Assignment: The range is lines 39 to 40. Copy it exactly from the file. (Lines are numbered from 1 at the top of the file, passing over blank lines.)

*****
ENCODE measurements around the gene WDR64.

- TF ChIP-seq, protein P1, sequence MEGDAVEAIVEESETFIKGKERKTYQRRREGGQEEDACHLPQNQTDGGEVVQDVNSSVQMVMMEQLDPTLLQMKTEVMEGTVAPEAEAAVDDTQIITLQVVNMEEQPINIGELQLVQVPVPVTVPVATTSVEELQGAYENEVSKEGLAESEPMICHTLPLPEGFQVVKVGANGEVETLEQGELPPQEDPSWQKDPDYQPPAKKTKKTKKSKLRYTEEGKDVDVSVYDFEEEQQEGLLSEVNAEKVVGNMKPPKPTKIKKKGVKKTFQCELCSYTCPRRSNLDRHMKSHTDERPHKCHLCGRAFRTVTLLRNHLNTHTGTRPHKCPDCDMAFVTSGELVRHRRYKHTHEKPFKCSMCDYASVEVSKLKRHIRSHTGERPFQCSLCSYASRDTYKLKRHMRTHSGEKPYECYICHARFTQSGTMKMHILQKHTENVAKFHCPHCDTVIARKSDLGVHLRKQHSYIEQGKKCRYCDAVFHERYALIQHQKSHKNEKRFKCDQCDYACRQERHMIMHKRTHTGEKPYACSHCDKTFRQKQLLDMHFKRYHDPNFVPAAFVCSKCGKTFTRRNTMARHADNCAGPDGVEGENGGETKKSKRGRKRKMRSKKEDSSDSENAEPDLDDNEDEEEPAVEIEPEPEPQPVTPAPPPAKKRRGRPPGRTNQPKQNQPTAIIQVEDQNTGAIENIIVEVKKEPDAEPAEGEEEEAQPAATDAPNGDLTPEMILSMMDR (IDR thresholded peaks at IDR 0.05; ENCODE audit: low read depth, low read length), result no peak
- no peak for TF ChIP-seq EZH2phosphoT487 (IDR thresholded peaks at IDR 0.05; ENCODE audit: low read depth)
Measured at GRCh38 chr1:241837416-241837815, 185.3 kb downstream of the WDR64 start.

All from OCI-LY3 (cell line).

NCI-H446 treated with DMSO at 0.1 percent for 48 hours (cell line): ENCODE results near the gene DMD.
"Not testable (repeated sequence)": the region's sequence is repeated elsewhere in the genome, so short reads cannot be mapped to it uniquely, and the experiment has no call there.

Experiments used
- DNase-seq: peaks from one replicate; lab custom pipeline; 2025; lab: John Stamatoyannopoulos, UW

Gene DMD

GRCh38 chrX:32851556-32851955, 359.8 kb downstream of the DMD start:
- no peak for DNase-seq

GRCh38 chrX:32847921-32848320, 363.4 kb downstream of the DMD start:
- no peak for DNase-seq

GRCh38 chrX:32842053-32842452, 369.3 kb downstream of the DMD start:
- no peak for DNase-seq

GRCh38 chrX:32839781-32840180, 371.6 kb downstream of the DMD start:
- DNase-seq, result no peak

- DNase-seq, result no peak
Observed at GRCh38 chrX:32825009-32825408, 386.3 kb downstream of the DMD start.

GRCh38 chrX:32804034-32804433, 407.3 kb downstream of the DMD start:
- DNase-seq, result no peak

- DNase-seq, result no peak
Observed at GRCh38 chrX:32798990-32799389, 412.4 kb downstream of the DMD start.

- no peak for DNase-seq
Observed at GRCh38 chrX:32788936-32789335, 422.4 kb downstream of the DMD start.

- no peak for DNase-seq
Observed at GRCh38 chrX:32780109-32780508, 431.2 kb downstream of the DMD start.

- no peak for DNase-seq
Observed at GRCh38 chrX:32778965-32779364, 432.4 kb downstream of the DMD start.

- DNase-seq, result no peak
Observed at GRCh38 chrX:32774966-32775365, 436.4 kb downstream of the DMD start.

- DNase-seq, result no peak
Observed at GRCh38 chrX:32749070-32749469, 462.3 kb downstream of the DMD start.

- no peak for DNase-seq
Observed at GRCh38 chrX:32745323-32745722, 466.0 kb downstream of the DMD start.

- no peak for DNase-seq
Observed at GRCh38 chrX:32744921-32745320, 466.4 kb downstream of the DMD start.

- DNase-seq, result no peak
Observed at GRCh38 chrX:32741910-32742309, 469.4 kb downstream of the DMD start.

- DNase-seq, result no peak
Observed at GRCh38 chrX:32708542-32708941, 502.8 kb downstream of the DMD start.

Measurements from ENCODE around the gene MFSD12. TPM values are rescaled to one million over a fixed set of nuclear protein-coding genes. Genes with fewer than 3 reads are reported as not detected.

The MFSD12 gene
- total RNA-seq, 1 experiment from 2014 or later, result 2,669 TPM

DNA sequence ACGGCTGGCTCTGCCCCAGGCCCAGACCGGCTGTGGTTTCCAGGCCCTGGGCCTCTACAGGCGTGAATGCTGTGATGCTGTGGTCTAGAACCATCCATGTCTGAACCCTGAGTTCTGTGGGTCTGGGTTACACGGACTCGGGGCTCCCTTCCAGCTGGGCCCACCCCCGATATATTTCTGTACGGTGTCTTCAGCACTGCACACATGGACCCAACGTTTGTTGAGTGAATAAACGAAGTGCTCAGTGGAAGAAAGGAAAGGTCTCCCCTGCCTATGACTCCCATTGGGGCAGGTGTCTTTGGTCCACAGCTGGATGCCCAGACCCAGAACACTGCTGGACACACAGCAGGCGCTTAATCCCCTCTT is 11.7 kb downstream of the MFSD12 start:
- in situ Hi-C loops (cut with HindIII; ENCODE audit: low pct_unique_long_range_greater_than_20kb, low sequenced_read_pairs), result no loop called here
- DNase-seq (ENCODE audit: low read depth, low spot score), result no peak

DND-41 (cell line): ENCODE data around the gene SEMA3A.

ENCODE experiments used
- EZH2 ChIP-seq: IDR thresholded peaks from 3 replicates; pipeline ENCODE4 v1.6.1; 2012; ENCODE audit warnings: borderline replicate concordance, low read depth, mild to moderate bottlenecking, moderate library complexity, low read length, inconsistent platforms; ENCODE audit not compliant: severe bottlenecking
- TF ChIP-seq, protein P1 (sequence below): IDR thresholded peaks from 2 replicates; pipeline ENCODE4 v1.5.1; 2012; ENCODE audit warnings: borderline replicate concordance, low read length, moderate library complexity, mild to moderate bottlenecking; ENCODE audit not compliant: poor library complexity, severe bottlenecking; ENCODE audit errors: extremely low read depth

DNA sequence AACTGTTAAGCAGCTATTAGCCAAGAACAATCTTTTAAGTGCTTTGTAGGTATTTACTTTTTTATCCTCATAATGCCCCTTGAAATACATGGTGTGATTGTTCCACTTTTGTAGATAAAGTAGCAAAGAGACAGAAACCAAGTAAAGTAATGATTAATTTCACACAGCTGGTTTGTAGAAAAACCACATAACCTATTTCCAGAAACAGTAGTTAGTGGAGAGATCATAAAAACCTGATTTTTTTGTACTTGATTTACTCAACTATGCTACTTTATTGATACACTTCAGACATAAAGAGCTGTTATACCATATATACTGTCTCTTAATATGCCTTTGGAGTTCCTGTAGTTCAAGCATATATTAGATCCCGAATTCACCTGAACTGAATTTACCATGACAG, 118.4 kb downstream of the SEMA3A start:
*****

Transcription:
- DNase-seq, result no peak
Observed at GRCh38 chrX:32741910-32742309, 469.4 kb downstream of the DMD start.